« Reply #8 on: March 31, 2011, 02:32:49 PM »
Hi,

OK, I've got it working ;D diagram is below.
Great!
I thought it was the one on top of the page, so my explanations might have sounded odd  :P


When IR is reflected from black surface it gives ~0.8V, when IR is reflected from white surface it gives ~1.8V.
Sounds fine for a 3.3V app. There is, however, a few things that could be improved, so here's a schematic if you're interested

Using it like a comparator (with max. gain) and adding a bit of positive feedback (R5) will lead to a well defined shift, which a reduced gain (negative feedback) cannot handle as well, and when the lightning is just at the shifting point, the output will easily go into oscillations
.
A trimmer potentiometer could be inserted between R3 and R4, so it can be trimmed for different amount of ambient lightning.
R5 should be very large, at least 50 times R3//R4 (the parallel value of R3 and R4).
IC1B is just shown with its inputs tied to keep it in check.

The 464 Ohm resistors could be upsized to reduce current drain.
Regards,
Søren

A rather fast and fairly heavy robot with quite large wheels needs what? A lot of power?
Please remember...
Engineering is based on numbers - not adjectives

Offline newInRoboticsTopic starter

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Re: IR Detector resistance/Multimeter readings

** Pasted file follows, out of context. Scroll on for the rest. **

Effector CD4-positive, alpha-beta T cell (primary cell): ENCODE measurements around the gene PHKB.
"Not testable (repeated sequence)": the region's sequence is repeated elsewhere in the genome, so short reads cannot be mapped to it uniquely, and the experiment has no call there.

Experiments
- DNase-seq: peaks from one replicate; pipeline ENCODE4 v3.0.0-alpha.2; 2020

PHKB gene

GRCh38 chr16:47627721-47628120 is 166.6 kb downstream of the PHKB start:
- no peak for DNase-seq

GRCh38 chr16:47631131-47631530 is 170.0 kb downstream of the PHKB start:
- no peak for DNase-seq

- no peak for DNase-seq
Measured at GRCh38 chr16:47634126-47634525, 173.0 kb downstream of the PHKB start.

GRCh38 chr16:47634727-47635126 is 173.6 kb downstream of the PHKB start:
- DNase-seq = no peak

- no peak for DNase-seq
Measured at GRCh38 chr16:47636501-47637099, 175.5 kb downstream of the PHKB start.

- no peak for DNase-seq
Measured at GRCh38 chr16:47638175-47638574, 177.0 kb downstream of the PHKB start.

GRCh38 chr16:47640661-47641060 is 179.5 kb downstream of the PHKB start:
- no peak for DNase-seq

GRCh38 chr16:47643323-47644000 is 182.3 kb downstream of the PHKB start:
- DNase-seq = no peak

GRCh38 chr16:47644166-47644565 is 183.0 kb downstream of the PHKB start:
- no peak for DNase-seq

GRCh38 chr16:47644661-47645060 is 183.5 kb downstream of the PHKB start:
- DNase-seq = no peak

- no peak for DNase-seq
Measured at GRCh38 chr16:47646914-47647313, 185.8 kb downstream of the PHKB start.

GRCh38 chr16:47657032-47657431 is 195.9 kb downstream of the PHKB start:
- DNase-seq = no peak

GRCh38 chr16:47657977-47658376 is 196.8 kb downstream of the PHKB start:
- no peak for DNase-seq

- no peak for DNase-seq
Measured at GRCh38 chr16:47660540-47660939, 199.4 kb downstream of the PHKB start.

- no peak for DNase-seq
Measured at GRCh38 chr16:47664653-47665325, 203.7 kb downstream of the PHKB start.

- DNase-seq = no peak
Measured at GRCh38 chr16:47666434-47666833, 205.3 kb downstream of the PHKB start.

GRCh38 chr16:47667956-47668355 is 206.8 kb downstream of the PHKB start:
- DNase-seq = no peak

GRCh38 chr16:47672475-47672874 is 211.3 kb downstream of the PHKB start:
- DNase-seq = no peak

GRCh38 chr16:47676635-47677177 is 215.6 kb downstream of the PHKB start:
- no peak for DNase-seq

« Reply #9 on: April 01, 2011, 07:46:31 AM »
There is, however, a few things that could be improved [...]
Good idea for improvement, however wouldn't it be easier to set threshold voltage using software in uC rather than using resistors?
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Offline Soeren

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Re: IR Detector resistance/Multimeter readings
« Reply #10 on: April 01, 2011, 10:29:02 AM »
Hi,

[...] wouldn't it be easier to set threshold voltage using software in uC rather than using resistors?
Easier? Put a quarter in the swear jar immediately  :P

Then you would need to use A/D-C for the input (slower) and if you did that, there's no reason to use an op-amp in the first place, since a carefully selected resistor will do.

Yes, you can compensate for a lot of hardware flaws and design errors in software (and it happens way too often in commercial stuff).
But... Imagine a circuit designed and built optimally well. The software, starting from a stable base, can then almost make the circuit reach the stars ;D
Regards,
Søren

A rather fast and fairly heavy robot with quite large wheels needs what? A lot of power?
Please remember...
Engineering is based on numbers - not adjectives

Offline newInRoboticsTopic starter

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Re: IR Detector resistance/Multimeter readings
« Reply #11 on: April 01, 2011, 01:13:11 PM »
The software, starting from a stable base, can then almost make the circuit reach the stars ;D
Ha ha  ;D Roboticist with a touch of a poet...

Then you would need to use A/D-C for the input (slower) [...]
I thought that I need to use ADC in order to get readings from analog sensor, hence count clicks when motor shaft is spinning. However, I suspect now that it's better to have 2 state sensor giving on/off only and attach it to a pin of uC without using ADC.

[...] there's no reason to use an op-amp in the first place, since a carefully selected resistor will do.
That's the problem, as I do not yet have many different components I try to build stuff using things that I have at hand.  ;D
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Offline newInRoboticsTopic starter